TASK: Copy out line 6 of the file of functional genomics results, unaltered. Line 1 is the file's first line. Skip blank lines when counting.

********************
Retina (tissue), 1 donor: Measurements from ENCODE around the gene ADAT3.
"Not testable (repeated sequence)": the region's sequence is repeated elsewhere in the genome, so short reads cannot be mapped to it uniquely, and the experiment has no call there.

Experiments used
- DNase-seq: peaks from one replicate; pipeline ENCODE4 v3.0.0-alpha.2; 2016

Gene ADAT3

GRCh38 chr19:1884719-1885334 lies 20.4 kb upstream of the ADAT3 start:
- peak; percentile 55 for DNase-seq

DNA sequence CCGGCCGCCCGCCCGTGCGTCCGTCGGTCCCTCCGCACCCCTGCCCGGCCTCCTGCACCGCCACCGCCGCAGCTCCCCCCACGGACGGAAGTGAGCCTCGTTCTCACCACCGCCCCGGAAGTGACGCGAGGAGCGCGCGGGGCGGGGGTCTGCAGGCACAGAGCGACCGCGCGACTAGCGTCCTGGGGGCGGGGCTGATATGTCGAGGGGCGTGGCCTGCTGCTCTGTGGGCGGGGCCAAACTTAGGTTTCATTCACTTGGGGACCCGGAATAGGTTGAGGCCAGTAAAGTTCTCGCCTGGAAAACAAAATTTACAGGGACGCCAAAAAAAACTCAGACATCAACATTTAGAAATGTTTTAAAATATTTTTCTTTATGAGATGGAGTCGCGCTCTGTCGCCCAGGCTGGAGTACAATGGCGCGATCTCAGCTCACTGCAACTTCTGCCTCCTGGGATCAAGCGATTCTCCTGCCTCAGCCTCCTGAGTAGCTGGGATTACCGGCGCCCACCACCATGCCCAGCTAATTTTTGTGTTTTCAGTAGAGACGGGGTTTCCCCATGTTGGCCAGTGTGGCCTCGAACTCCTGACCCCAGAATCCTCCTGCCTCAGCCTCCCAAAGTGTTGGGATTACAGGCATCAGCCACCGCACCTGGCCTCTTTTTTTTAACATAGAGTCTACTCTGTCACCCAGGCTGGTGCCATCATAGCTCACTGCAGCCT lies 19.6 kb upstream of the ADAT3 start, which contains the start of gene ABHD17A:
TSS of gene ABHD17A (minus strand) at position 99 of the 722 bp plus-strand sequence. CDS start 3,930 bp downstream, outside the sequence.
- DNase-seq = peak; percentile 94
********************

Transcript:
GRCh38 chr19:1884719-1885334 lies 20.4 kb upstream of the ADAT3 start: